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pinentry-gnome3 grabs input (is system modal) despite`--no-global-grab` or `OPTION no-grab`
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In both of the following cases,

printf 'getpin\n' | pinentry-gnome3 --no-global-grab


printf 'option no-grab\ngetpin\n' | pinentry-gnome3

I personally prefer system-modal interaction with the pinentry, but it seems like the documentation and status feedback should at least match the behavior. it currently does not, as the documentation implies at least that --no-global-grab should indeed work, and pinentry-gnome3 returns OK when the user sends OPTION no-grab.

I ran into this while triaging


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I note that this is likely happening because we are using gcr's system-modal prompter. I haven't looked into whether it's even possible to use gcr in a non-system-modal way, but i'd welcome pointers.

werner added a subscriber: werner.

pinentry-gnome has no grab support. However, it needs to accept that option so that gpg-agent does not error out. We want to have the same global options for all pinentries. Whether they work depends on the pinentry and other parameters. For example when falling back to curses grab won't work in any pinentry.

Thanks for the feedback, @werner. I think I understand the reasons that we've gotten to this place -- but that doesn't mean i think it's ok to stay here. In this bug report, i'm pointing out that the documentation and the feedback/error reporting is misleading, which leads to difficulty in debugging. We need to do something about it.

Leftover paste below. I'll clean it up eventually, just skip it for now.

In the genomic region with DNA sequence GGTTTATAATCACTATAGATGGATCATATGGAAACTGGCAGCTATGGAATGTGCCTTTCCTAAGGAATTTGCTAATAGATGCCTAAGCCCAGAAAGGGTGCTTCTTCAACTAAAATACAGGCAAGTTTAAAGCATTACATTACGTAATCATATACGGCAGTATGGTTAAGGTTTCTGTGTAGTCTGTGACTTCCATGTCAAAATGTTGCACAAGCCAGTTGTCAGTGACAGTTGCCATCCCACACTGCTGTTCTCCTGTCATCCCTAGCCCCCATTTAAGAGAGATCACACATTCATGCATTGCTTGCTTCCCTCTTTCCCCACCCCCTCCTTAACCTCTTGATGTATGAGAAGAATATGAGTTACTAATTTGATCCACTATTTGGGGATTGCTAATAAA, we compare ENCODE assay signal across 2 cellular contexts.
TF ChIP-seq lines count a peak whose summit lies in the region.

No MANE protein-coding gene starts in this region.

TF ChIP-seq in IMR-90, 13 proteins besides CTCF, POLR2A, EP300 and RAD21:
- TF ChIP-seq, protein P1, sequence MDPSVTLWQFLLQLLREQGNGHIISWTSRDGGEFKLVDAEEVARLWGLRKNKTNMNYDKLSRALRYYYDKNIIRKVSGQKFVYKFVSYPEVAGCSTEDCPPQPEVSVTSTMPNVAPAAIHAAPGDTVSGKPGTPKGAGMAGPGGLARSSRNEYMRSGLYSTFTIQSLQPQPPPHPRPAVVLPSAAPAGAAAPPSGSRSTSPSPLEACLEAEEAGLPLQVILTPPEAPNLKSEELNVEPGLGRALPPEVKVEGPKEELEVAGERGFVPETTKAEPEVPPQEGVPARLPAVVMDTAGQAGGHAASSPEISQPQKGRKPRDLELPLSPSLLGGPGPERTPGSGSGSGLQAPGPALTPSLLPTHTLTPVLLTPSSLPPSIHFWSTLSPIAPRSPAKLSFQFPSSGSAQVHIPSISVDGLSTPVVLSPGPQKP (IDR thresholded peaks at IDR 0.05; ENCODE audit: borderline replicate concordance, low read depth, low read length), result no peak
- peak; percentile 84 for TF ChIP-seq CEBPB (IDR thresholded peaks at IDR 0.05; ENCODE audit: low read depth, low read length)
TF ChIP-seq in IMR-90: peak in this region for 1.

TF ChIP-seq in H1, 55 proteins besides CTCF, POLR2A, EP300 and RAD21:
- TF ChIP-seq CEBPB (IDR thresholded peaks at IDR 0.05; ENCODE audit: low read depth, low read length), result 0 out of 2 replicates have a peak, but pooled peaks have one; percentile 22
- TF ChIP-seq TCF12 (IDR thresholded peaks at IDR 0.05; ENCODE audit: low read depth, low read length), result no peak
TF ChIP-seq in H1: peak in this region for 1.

The least surprising explanation of what the OK response to OPTION no-grab is would be "gotcha, i will not grab". When pinentry then goes ahead and grabs, that is surprising.

if gpg-agent returns an error because some pinentry declines OPTION no-grab with a response that means "sorry, i will grab anyway" (or, conversely, if pinentry responds to OPTION grab with "sorry, i cannot grab as you requested"), then that suggests that gpg-agent is trying to enforce the user's wishes and will decline to use pinentry in a given context where the user's intent is not being met. Is that right?

That also suggests that if any pinentry is lying about its ability or willingness to grab, it is subverting the intent of gpg-agent. I don't think it's healthy for two parts of the same project to have this adversarial relationship with one another. It *certainly* doesn't help in trying to do sensible debugging, because you're asking the end user to understand these .

So i think we have two options if we want a consistent system that we can actually expect a technically-proficient end user who is willing to read the documentation to debug when things go wrong:

  • Have gpg-agent relax (maybe issue a warning, rather than "erroring out"?) if tries to set grab or no-grab and the pinentry declines. Update pinentry to be more honest about its representation of its capabilities.
  • Update pinentry documentation to make it clear that the pinentry implementations are expected to lie about their support for some specific features, and indicate which of those features are likely to lie.

Only the former option is non-adversarial, and i think it requires less reading of documentation to debug, so i prefer it. But even the latter option would be an improvement over the status quo.

As a side note, perhaps the user explicitly setting "grab" or "no-grab" in gpg-agent.conf should be distinct from the user leaving themselves in the default mode. if the user says "grab" and the pinentry says "no can do", then that's more justifiable as an error than if the user says nothing (and perhaps it deserves its own error code that can be propagated back to the user, rather than just "pinentry error").

gniibe triaged this task as Normal priority.
gniibe added a project: gpgagent.
gniibe added a subscriber: gniibe.

gpg-agent side is fixed to relax the error handling.

We need to fix pinentry side to emit an error when not supported.